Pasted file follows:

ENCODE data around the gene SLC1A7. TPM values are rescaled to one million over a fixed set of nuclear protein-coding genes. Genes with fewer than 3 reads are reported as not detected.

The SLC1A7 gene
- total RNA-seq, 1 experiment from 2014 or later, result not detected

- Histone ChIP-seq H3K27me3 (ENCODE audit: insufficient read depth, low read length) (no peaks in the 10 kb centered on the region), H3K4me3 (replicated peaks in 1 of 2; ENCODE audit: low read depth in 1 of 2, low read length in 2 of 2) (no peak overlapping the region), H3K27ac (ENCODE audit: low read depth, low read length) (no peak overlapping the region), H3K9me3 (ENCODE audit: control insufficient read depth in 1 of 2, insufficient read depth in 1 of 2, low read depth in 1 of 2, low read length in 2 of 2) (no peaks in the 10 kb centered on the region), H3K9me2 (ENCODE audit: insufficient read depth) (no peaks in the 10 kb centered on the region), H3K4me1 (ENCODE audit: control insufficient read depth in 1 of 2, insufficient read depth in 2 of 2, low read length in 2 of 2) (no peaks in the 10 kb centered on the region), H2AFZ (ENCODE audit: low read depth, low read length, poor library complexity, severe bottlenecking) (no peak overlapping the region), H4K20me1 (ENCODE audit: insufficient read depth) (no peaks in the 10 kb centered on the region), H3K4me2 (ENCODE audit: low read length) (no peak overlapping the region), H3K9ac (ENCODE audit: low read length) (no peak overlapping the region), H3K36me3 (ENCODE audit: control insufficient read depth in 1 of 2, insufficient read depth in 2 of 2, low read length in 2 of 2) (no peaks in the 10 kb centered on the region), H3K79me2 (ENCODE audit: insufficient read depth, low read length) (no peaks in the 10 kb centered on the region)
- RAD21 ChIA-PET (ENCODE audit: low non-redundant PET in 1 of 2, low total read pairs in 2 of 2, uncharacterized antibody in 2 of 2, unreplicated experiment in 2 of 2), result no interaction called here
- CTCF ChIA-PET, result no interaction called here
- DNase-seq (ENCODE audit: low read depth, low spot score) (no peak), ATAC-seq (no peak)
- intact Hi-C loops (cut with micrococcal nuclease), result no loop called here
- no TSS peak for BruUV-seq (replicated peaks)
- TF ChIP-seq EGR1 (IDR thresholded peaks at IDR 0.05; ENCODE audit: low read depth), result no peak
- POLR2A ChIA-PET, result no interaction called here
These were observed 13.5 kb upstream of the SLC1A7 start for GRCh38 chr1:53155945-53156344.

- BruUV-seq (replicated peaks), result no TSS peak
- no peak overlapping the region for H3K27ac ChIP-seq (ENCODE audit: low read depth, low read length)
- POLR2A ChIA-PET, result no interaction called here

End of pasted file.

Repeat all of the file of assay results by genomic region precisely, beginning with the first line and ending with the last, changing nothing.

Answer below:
ENCODE data around the gene SLC1A7. TPM values are rescaled to one million over a fixed set of nuclear protein-coding genes. Genes with fewer than 3 reads are reported as not detected.

The SLC1A7 gene
- total RNA-seq, 1 experiment from 2014 or later, result not detected

- Histone ChIP-seq H3K27me3 (ENCODE audit: insufficient read depth, low read length) (no peaks in the 10 kb centered on the region), H3K4me3 (replicated peaks in 1 of 2; ENCODE audit: low read depth in 1 of 2, low read length in 2 of 2) (no peak overlapping the region), H3K27ac (ENCODE audit: low read depth, low read length) (no peak overlapping the region), H3K9me3 (ENCODE audit: control insufficient read depth in 1 of 2, insufficient read depth in 1 of 2, low read depth in 1 of 2, low read length in 2 of 2) (no peaks in the 10 kb centered on the region), H3K9me2 (ENCODE audit: insufficient read depth) (no peaks in the 10 kb centered on the region), H3K4me1 (ENCODE audit: control insufficient read depth in 1 of 2, insufficient read depth in 2 of 2, low read length in 2 of 2) (no peaks in the 10 kb centered on the region), H2AFZ (ENCODE audit: low read depth, low read length, poor library complexity, severe bottlenecking) (no peak overlapping the region), H4K20me1 (ENCODE audit: insufficient read depth) (no peaks in the 10 kb centered on the region), H3K4me2 (ENCODE audit: low read length) (no peak overlapping the region), H3K9ac (ENCODE audit: low read length) (no peak overlapping the region), H3K36me3 (ENCODE audit: control insufficient read depth in 1 of 2, insufficient read depth in 2 of 2, low read length in 2 of 2) (no peaks in the 10 kb centered on the region), H3K79me2 (ENCODE audit: insufficient read depth, low read length) (no peaks in the 10 kb centered on the region)
- RAD21 ChIA-PET (ENCODE audit: low non-redundant PET in 1 of 2, low total read pairs in 2 of 2, uncharacterized antibody in 2 of 2, unreplicated experiment in 2 of 2), result no interaction called here
- CTCF ChIA-PET, result no interaction called here
- DNase-seq (ENCODE audit: low read depth, low spot score) (no peak), ATAC-seq (no peak)
- intact Hi-C loops (cut with micrococcal nuclease), result no loop called here
- no TSS peak for BruUV-seq (replicated peaks)
- TF ChIP-seq EGR1 (IDR thresholded peaks at IDR 0.05; ENCODE audit: low read depth), result no peak
- POLR2A ChIA-PET, result no interaction called here
These were observed 13.5 kb upstream of the SLC1A7 start for GRCh38 chr1:53155945-53156344.

- BruUV-seq (replicated peaks), result no TSS peak
- no peak overlapping the region for H3K27ac ChIP-seq (ENCODE audit: low read depth, low read length)
- POLR2A ChIA-PET, result no interaction called here